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Parker House Rolls

No - not that Parker house (we would not want to eat rolls from that household - sorry inside joke there). This is still not the recipe I was looking for but it is a nice dinner roll. Not only is it tasty but it's rather convenient too. You refrigerate the dough for several hours so you can make them ahead of time and just pop them in the oven. I was a little confused by the directions (I was apparently directions-challenged today) so I've taken some step-by-step photos to help you along.

Parker House Rolls (Adapted from Bon Appetit)

2 1/2 t yeast (1 pkg)
1 c milk
3 T sugar
1/4 vegetable shortening (such as Crisco)
1 1/2 t salt
1 egg
3 1/2 c flour (I used Bread Flour)
1/4 c butter

Heat milk to about 100-110 degrees (should feel ahhh not owww). Add yeast and sugar. Let sit for about 10 minutes until it starts to bubble.

In a bowl add vegetable, salt, egg, and 2 cups of the flour. After yeast has proof add into bowl. Beat until dough begins to form, adding the remainder of the flour and knead (either by machine or by hand) until dough is smooth. It will remain a little sticky. Place in a greased bowl and let rise until doubled, about 1 1/2 hours. 

Melt the butter and set aside. Grease a 13x9 pan and set aside. Punch down dough and divide into four pieces.  Set aside 3 pieces and cover them. Roll out 1 piece into a rectangle about 12x6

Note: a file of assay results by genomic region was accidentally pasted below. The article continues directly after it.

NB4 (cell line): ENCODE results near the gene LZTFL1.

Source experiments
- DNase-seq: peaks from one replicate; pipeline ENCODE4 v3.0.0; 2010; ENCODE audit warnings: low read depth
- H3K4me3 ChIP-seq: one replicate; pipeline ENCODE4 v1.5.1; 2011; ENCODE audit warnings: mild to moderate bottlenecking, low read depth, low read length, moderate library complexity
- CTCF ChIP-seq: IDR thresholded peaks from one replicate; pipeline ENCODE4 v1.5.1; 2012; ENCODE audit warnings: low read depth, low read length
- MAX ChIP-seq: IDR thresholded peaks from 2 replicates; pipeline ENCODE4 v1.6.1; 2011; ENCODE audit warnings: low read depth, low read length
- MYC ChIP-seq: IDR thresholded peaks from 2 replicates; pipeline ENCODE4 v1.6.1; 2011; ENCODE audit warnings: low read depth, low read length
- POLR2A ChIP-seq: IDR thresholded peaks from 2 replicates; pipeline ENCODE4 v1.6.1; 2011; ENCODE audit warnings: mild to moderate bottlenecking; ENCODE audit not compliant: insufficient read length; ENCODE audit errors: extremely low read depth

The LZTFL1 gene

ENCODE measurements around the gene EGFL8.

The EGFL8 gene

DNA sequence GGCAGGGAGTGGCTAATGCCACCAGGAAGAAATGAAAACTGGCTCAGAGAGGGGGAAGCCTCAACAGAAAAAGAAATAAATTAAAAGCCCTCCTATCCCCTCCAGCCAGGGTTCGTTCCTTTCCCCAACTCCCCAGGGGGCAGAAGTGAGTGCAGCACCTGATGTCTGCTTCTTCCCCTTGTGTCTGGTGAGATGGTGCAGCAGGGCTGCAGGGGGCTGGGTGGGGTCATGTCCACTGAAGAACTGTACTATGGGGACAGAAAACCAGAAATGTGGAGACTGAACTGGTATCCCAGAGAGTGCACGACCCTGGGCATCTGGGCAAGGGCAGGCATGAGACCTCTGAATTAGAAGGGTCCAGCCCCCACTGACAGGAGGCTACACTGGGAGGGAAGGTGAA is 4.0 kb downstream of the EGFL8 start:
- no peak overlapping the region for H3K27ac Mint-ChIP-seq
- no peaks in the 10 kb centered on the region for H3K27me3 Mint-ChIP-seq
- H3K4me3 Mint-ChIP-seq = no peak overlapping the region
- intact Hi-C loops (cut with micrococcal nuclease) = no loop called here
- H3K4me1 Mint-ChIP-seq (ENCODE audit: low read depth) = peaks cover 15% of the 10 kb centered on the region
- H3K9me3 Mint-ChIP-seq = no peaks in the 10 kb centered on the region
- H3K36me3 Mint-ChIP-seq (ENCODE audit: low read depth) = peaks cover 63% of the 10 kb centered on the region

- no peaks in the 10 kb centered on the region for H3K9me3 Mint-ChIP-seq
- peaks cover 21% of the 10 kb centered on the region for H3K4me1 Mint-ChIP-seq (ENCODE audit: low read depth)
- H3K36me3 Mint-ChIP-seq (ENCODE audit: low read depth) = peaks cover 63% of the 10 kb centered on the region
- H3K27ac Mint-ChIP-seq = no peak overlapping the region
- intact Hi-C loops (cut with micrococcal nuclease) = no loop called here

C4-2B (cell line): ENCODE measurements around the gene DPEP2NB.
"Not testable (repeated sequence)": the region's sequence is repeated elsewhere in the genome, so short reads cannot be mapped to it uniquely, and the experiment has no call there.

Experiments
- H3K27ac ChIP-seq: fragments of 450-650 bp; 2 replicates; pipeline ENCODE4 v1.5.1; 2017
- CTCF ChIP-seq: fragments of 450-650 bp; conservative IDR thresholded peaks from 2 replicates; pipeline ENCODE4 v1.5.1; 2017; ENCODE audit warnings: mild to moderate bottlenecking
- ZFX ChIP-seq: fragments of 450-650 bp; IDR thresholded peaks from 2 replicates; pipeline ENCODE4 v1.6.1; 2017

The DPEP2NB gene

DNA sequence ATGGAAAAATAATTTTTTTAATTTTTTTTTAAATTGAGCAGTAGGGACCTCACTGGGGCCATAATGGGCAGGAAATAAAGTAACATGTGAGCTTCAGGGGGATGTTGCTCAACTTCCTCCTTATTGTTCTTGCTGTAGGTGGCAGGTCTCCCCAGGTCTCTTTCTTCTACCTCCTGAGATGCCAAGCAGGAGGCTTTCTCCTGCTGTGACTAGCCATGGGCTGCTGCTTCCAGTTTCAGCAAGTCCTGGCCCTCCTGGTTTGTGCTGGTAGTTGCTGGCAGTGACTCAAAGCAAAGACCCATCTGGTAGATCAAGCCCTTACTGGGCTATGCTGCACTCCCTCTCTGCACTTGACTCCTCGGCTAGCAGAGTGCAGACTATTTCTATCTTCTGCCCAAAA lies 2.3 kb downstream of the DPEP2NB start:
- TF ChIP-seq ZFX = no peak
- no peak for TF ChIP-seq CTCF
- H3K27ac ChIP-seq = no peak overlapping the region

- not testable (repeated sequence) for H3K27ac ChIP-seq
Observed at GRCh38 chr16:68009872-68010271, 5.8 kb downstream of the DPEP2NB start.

Then cut into 3 2" wide strips (lengthwise):
Then cut into 3 pieces crosswise (each measuring about 4x2) and brush with melted butter.

Then fold over leaving about a 1/4" overhang

Then shingle them into the 13x9 pan. Repeat with remaining dough.
Brush top with remaining melted butter. Cover and refrigerate for at least 30 minutes and up 6 hours. 
All puffed up and ready to bake
Remove from refrigerator and bake at 350 for 30 minutes or until golden.
Brush with additional melted butter and sprinkle with salt (if desired).

I did not really find that it was necessary to brush with additional butter or salt. They were quite buttery on their own. I could not figure out why you folded the dough over. It is because you then don't need to split them to add yet more butter. They have a pre-made pocket. They did not come out picture perfectly even shaped like in the magazine but that is what gives them character.

As far as using bread flour, I generally use it when I make bread but since the original recipe used all purpose, I'm sure it will come out just as nice. I know and yuck Crisco - but I have to say you don't even notice it. All you taste is butter.


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